Rowan’s Naked ambition?

05 March, 2010

For Rowan Gormley the internet isn’t just the next big thing – it’s the only thing to ensure retailers flourish, rather than flounder, in times of economic instability.

But with everyone from independent retailers to major high street super­markets also hailing the net as the key opportunity to grow sales, Gormley knew his business had to be totally unique.

Naked Wines is an online wine retailer which puts producers in direct contact with consumers, who then have a say in what wines the site sells.

By cutting out the costs of running a retail outlet?, margins are better and Naked Wines says it is able to pay small producers a “fairer” price.

Gormley and his team are also very hands on in terms of the look and taste of the finished product.

It’s this business model, Gormley asserts, which makes Naked Wines “more like a venture capitalist, than a wine?retailer”. Coming from the man who set up Virgin Money with Richard Branson, he should have the financial know-how to make it work.

Sponsor a winemaker?Just like a venture capitalist which brings managerial and technical expertise, as well as capital, to its investments, Naked Wines makes its money, time and industry knowledge available to promising winemakers or small wineries with growth potential.

This week the company announced a £5 million investment fund for “experienced, proven winemakers which are looking to go it alone”.

Gormley explains: “We will cover prod­uction costs, pay a salary, guarantee an order, market the wines, pay a profit per bottle sold – in other words, provide all the tools an independent winemaker needs to create their own wine, under their

own label, without the risks usually associated with being self-employed in the wine world.”?Once a winemaker is signed up, Naked Wines’ customers have the opportunity to sponsor them and become a Naked Wines Angel. In return for committing to spending as little as £5 a month supporting an individual producer, Angels qualify for discounts, 33% cash back on orders and a half-price six-bottle case of wine.

The Angel initiative has really taken off, Gormley says, with 20,000 people sponsoring individual winemakers. Some of these – the ones who he describes as the most active customers in blogging and social networking – have been promoted to Archangel status.

Archangels act like wine buyers for Naked Wines by helping to select new wines for the site and hosting tastings to support their winemakers. “It’s wine buying as it should be, it’s quick, direct and powered by both the customer and the winemaker,” Gormley explains.

From Virgin to Orgasmic?The decision to run Naked Wines in a similar way to a venture capitalist stems from Gormley’s previous experience in private equity where he worked for Electra Capital Partners in the late-1980s and in 1994 ran Virgin Direct, now Virgin Money, for Branson.

After leaving Virgin Money he set up Orgasmic Wines with the help of business partner Laura Knight and his brother, Clinton Gormley. The firm became Virgin Wines in 2000 when Branson bought into the business.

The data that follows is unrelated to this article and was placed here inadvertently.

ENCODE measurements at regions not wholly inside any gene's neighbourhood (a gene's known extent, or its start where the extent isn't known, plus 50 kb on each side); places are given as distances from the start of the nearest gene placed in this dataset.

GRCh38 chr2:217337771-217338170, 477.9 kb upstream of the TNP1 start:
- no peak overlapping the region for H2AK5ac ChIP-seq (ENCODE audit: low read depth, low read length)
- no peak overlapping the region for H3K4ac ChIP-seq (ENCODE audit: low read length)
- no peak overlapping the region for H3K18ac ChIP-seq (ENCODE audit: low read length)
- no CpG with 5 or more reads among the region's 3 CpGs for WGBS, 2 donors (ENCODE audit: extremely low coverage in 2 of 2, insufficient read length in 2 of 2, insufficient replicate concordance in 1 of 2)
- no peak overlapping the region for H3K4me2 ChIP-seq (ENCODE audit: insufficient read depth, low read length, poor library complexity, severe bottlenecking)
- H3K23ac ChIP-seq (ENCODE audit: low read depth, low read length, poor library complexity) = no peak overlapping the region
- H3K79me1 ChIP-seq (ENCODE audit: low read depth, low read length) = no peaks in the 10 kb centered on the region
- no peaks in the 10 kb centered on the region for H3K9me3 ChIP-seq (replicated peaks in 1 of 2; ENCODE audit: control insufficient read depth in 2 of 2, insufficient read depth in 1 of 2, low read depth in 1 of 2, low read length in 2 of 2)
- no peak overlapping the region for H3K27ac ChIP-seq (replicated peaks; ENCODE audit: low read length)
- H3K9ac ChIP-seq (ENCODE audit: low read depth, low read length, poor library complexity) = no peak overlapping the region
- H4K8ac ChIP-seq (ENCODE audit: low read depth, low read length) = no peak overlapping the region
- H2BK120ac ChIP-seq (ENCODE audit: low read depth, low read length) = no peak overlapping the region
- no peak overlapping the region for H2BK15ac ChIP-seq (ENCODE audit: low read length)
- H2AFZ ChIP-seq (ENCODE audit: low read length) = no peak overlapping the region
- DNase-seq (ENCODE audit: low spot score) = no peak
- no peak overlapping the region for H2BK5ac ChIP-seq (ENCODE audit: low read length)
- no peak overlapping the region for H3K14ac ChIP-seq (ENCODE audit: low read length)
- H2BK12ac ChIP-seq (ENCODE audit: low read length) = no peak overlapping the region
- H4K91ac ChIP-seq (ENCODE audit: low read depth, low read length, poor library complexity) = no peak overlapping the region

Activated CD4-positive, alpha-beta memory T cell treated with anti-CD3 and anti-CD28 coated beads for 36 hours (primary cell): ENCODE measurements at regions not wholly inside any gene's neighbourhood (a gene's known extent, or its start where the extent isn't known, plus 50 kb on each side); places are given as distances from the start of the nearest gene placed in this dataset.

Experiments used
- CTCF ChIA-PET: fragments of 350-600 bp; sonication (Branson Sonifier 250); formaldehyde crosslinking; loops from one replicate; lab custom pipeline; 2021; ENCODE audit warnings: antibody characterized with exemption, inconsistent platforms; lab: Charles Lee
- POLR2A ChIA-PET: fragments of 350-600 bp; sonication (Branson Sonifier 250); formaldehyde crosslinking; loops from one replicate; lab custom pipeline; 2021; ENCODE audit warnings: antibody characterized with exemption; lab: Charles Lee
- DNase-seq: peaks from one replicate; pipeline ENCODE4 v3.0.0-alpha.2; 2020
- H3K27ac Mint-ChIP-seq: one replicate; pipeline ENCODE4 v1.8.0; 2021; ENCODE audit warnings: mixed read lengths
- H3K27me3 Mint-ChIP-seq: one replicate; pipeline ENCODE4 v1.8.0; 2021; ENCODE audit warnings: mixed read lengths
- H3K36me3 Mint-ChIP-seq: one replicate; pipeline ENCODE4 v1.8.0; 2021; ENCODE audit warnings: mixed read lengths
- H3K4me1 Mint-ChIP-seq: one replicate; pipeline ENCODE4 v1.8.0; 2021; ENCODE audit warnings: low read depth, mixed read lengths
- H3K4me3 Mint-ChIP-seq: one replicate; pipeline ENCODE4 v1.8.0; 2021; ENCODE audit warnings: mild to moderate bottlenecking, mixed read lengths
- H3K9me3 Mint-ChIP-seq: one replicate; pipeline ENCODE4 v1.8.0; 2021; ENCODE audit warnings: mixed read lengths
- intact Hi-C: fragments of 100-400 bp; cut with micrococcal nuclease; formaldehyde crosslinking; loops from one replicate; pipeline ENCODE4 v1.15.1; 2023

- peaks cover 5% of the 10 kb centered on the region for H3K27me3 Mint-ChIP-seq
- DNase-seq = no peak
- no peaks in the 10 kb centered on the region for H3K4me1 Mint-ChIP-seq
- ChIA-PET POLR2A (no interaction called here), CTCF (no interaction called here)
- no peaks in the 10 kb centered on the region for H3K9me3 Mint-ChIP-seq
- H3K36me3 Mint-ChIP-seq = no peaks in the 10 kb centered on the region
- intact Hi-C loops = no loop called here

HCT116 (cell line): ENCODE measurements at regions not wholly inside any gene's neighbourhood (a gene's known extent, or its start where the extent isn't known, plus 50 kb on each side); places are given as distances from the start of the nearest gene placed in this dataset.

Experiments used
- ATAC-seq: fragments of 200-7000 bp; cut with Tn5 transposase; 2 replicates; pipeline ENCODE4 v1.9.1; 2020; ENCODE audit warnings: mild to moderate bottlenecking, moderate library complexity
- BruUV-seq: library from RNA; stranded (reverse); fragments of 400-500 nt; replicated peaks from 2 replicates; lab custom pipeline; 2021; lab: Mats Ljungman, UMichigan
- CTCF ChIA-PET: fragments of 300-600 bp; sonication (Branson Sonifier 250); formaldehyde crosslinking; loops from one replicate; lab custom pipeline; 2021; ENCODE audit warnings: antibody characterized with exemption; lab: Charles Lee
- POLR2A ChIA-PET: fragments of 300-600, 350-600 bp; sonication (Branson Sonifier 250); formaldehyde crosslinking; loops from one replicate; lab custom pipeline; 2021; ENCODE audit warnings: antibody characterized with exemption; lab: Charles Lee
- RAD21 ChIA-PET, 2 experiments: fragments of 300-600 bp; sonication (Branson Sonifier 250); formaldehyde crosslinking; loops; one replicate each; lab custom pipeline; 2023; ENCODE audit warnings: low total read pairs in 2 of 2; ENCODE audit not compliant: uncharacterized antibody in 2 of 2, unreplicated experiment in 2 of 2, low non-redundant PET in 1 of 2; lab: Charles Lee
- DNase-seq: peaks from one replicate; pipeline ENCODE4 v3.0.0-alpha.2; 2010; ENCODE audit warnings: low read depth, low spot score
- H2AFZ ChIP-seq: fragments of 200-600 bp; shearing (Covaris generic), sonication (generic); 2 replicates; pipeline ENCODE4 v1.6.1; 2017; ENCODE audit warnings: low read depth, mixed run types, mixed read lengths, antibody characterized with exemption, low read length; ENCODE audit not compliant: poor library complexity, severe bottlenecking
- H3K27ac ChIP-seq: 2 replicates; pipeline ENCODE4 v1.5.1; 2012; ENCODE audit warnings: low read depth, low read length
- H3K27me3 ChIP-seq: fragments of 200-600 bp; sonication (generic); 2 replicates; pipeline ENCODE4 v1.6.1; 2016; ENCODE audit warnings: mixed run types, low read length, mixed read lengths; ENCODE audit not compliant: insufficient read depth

Naked Wines was established in Decem­ber 2008 after Gormley persuaded 17 former Virgin Wines staff to come and join him in the new venture.

Its conception caused quite a stir in the industry, given Gormley’s surprise exit from Virgin Wines in June, when he resigned as chief executive amid rumours he’d been asked to leave.

The hostility between Gormley and Direct Wines, which bought Virgin Wines in 2005, reached boiling point last year when Gormley received a letter from Laithwaites’ solicitors – which is owned by Direct Wines – threatening legal action over some wording in a Naked Wines’ press release.

Naked Wines claimed its Angels scheme was unique in supporting individual winemakers and cost? consumers £60 a year to take part.

?However Laithwaites’ lawyers argued it also supports independent winemakers and customers are not charged a monthly fee.

Gormley’s blog at the time was refreshingly open and honest, and in it he even invited readers to vote on what he should do – retract the press release and apologise, hire a lawyer to write a similar letter back again, or ignore it.

Such public interaction with readers was designed to generate some noise around Naked Wines, but Gormley says he wanted to stand his ground and not give in to a company that dwarved him in size.

“We’re just a pin prick to them, so I sent a letter saying: ‘don’t you think we would both be much better off just getting on with our respective businesses?’” Gormley says.

Overall, Naked Wines has a customer base of 65,000, the bulk of which Gormley describes as the “give-a-shits”. “They give a shit about what they’re drinking,” he explains.

“They’re not as fussed by external appearances, or how flash the bottle is. They like the story behind the wine and buy it because it tastes nice.”?For Gormley, sharing customers’ verdicts on a wine are what matters, “not Parker points or lots of medals – that’s crap”.

It’s this honest feedback from customers and a transparent rating system which Gormley believes sets Naked Wines apart from its rivals.

“One of our competitors started letting people rate wine but they had the reviews taken off if they were bad. It’s obviously false,” he says.

But with more and more retailers attempting to break into the online market, what has been the secret to Gormley’s success? “Be original. If you are a sheep you will get slaughtered,” he says.

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